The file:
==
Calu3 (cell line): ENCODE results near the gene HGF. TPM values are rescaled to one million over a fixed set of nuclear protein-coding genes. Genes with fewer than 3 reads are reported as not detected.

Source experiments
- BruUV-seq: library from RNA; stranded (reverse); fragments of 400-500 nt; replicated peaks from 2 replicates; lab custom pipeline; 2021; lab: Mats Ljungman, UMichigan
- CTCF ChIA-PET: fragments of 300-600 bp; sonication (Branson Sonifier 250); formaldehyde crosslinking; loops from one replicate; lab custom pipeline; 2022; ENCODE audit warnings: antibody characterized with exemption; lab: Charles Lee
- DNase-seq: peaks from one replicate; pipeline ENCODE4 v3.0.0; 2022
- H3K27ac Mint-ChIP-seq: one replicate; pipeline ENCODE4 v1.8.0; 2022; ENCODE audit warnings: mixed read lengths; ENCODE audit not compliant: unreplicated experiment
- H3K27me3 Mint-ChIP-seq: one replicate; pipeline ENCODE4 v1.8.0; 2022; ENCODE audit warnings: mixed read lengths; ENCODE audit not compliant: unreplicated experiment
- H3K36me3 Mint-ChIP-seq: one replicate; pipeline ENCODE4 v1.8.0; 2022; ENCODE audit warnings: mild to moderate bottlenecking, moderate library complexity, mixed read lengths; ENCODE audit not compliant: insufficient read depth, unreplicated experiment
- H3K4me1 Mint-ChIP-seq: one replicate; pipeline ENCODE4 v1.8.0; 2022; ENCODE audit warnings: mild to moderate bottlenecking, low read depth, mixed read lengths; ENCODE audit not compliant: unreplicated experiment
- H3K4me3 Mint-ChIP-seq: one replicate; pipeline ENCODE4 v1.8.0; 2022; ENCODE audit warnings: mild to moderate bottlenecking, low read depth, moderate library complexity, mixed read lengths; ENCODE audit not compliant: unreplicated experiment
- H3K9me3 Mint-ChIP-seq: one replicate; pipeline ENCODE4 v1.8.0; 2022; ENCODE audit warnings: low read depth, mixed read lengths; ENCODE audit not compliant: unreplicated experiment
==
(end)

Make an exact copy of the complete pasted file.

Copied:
Calu3 (cell line): ENCODE results near the gene HGF. TPM values are rescaled to one million over a fixed set of nuclear protein-coding genes. Genes with fewer than 3 reads are reported as not detected.

Source experiments
- BruUV-seq: library from RNA; stranded (reverse); fragments of 400-500 nt; replicated peaks from 2 replicates; lab custom pipeline; 2021; lab: Mats Ljungman, UMichigan
- CTCF ChIA-PET: fragments of 300-600 bp; sonication (Branson Sonifier 250); formaldehyde crosslinking; loops from one replicate; lab custom pipeline; 2022; ENCODE audit warnings: antibody characterized with exemption; lab: Charles Lee
- DNase-seq: peaks from one replicate; pipeline ENCODE4 v3.0.0; 2022
- H3K27ac Mint-ChIP-seq: one replicate; pipeline ENCODE4 v1.8.0; 2022; ENCODE audit warnings: mixed read lengths; ENCODE audit not compliant: unreplicated experiment
- H3K27me3 Mint-ChIP-seq: one replicate; pipeline ENCODE4 v1.8.0; 2022; ENCODE audit warnings: mixed read lengths; ENCODE audit not compliant: unreplicated experiment
- H3K36me3 Mint-ChIP-seq: one replicate; pipeline ENCODE4 v1.8.0; 2022; ENCODE audit warnings: mild to moderate bottlenecking, moderate library complexity, mixed read lengths; ENCODE audit not compliant: insufficient read depth, unreplicated experiment
- H3K4me1 Mint-ChIP-seq: one replicate; pipeline ENCODE4 v1.8.0; 2022; ENCODE audit warnings: mild to moderate bottlenecking, low read depth, mixed read lengths; ENCODE audit not compliant: unreplicated experiment
- H3K4me3 Mint-ChIP-seq: one replicate; pipeline ENCODE4 v1.8.0; 2022; ENCODE audit warnings: mild to moderate bottlenecking, low read depth, moderate library complexity, mixed read lengths; ENCODE audit not compliant: unreplicated experiment
- H3K9me3 Mint-ChIP-seq: one replicate; pipeline ENCODE4 v1.8.0; 2022; ENCODE audit warnings: low read depth, mixed read lengths; ENCODE audit not compliant: unreplicated experiment